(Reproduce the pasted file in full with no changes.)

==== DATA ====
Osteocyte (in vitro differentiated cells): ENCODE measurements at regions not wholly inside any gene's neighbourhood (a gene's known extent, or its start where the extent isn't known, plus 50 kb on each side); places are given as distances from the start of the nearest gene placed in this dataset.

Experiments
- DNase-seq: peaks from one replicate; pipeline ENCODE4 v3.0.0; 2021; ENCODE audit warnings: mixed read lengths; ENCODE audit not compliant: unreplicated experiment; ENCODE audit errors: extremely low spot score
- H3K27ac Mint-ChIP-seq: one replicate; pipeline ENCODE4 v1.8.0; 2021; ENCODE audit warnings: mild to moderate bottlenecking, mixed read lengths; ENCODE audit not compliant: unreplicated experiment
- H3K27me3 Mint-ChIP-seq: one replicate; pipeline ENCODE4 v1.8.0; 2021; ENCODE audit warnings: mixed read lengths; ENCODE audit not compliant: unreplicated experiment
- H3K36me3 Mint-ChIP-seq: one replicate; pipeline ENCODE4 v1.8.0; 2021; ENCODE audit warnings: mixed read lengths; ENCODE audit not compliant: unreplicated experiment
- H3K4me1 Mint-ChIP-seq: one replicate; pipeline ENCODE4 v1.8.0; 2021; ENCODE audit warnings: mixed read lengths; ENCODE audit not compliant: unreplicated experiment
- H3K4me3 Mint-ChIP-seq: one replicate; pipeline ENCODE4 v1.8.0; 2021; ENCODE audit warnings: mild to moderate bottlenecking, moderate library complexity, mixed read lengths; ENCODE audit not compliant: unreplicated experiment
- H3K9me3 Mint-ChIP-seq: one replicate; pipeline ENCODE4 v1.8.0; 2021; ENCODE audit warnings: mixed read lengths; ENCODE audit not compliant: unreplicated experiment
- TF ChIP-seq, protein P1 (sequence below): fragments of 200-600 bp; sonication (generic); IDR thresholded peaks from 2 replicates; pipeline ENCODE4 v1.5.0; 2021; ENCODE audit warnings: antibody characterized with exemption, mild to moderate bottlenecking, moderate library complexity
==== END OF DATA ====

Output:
Osteocyte (in vitro differentiated cells): ENCODE measurements at regions not wholly inside any gene's neighbourhood (a gene's known extent, or its start where the extent isn't known, plus 50 kb on each side); places are given as distances from the start of the nearest gene placed in this dataset.

Experiments
- DNase-seq: peaks from one replicate; pipeline ENCODE4 v3.0.0; 2021; ENCODE audit warnings: mixed read lengths; ENCODE audit not compliant: unreplicated experiment; ENCODE audit errors: extremely low spot score
- H3K27ac Mint-ChIP-seq: one replicate; pipeline ENCODE4 v1.8.0; 2021; ENCODE audit warnings: mild to moderate bottlenecking, mixed read lengths; ENCODE audit not compliant: unreplicated experiment
- H3K27me3 Mint-ChIP-seq: one replicate; pipeline ENCODE4 v1.8.0; 2021; ENCODE audit warnings: mixed read lengths; ENCODE audit not compliant: unreplicated experiment
- H3K36me3 Mint-ChIP-seq: one replicate; pipeline ENCODE4 v1.8.0; 2021; ENCODE audit warnings: mixed read lengths; ENCODE audit not compliant: unreplicated experiment
- H3K4me1 Mint-ChIP-seq: one replicate; pipeline ENCODE4 v1.8.0; 2021; ENCODE audit warnings: mixed read lengths; ENCODE audit not compliant: unreplicated experiment
- H3K4me3 Mint-ChIP-seq: one replicate; pipeline ENCODE4 v1.8.0; 2021; ENCODE audit warnings: mild to moderate bottlenecking, moderate library complexity, mixed read lengths; ENCODE audit not compliant: unreplicated experiment
- H3K9me3 Mint-ChIP-seq: one replicate; pipeline ENCODE4 v1.8.0; 2021; ENCODE audit warnings: mixed read lengths; ENCODE audit not compliant: unreplicated experiment
- TF ChIP-seq, protein P1 (sequence below): fragments of 200-600 bp; sonication (generic); IDR thresholded peaks from 2 replicates; pipeline ENCODE4 v1.5.0; 2021; ENCODE audit warnings: antibody characterized with exemption, mild to moderate bottlenecking, moderate library complexity